Kurt Vonnegut: An Iconoclastic Icon
Kurt Vonnegut’s iconoclastic life and literary style unintentionally rendered him a beloved icon. He seemed unafraid to direct his biting satire at anything or anybody he found worthy, including himself. Often his writings were transparent assaults upon social absurdities and those who, perhaps unwittingly, sought to perpetuate these. Readers without the courage to take a hard look at themselves in a full length mirror could laugh at his hapless characters and their folly, never realizing it was their own. Those who dared to actually study his work, convoluted as a carnival house of mirrors, often found reflected images of unusual clarity and truth.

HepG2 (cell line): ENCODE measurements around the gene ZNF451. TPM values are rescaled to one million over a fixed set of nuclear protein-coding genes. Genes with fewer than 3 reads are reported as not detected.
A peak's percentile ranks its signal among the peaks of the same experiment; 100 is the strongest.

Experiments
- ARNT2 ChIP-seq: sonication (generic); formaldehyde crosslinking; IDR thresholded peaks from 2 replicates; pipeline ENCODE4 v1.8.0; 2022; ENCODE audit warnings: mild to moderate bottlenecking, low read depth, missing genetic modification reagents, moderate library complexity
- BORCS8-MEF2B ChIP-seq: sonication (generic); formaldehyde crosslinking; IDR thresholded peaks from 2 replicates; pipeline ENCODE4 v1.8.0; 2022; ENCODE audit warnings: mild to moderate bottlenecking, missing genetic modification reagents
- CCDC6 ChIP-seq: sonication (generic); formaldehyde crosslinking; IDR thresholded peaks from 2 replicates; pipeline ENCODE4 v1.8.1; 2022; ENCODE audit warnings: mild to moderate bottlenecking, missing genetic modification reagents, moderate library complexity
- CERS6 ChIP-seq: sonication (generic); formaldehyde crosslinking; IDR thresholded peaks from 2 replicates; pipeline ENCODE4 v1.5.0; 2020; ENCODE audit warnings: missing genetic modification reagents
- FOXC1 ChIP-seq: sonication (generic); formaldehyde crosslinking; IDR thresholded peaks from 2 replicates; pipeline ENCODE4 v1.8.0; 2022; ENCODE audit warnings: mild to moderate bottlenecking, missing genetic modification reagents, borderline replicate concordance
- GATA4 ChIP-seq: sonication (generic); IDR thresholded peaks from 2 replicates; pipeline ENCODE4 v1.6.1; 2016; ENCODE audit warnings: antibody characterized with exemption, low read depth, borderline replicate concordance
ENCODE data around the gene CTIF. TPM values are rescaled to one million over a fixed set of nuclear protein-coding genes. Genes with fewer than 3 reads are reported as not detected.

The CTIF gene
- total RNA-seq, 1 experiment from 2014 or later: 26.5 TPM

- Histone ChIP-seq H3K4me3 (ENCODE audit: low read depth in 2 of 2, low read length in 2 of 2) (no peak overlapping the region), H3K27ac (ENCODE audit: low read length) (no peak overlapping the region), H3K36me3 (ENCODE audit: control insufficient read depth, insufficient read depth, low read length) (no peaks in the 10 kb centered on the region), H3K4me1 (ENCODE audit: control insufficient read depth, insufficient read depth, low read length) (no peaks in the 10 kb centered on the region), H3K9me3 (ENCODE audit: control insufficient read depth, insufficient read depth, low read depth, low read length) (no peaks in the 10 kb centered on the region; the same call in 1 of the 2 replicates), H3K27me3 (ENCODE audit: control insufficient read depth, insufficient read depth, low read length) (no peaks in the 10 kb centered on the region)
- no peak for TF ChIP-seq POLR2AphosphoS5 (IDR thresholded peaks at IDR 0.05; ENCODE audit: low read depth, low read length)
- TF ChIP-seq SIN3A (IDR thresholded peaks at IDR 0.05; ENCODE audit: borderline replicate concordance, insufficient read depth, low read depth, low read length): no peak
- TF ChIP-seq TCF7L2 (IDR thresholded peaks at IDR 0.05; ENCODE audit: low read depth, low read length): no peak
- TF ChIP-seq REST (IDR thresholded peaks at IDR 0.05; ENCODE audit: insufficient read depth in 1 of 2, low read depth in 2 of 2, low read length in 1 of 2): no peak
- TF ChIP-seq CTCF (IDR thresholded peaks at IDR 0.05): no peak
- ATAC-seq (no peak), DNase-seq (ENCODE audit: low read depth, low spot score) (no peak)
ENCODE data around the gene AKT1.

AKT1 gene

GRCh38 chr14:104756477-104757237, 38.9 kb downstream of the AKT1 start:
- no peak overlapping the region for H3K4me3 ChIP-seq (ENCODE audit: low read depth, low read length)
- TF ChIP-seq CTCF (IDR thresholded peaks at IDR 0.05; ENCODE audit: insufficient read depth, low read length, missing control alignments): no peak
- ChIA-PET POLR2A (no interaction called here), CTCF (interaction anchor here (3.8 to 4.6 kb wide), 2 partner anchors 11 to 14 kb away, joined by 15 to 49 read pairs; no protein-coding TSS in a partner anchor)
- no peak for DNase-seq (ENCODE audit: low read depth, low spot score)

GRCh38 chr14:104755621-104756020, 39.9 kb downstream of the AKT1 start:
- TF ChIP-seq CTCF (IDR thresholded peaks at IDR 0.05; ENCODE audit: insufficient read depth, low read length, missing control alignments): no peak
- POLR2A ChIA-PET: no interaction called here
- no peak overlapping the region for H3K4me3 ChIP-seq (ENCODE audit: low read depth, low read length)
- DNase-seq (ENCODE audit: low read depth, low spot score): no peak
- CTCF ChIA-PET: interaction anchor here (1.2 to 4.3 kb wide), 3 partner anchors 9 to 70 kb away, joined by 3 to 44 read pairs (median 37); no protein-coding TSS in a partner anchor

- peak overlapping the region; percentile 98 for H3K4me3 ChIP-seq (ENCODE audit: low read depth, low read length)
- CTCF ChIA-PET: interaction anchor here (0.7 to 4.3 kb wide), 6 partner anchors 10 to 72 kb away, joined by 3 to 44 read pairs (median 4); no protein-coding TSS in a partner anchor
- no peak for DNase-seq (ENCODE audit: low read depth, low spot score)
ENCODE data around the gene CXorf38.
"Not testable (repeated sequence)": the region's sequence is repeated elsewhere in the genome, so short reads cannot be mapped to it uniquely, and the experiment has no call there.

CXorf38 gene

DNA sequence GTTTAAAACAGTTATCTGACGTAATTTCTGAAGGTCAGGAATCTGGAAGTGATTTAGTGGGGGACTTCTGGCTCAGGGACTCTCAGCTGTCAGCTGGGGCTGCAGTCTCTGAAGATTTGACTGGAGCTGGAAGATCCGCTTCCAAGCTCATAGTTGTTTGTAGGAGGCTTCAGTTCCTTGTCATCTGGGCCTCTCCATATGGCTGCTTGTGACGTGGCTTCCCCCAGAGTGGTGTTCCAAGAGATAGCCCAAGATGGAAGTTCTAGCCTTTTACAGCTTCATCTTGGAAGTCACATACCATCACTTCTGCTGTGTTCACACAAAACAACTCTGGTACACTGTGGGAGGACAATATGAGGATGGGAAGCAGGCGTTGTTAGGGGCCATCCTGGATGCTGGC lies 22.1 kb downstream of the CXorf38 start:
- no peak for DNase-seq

This writer has concluded that no small measure of Vonnegut’s genius was a product of his continuing struggle with clinical depression. This brain disorder, when untreated, often reduces its victims to intellectual and emotional essentials. From these, the afflicted must reconstruct for themselves, on a day to day basis, a life worth living. It is very hard work. Many of the machinations of society are quickly found absurd. Vonnegut’s genius was making something of value out of nothing, and sharing this with his readers. He leaves behind a profound legacy of hope for those that can find it.
Published On: April 16, 2007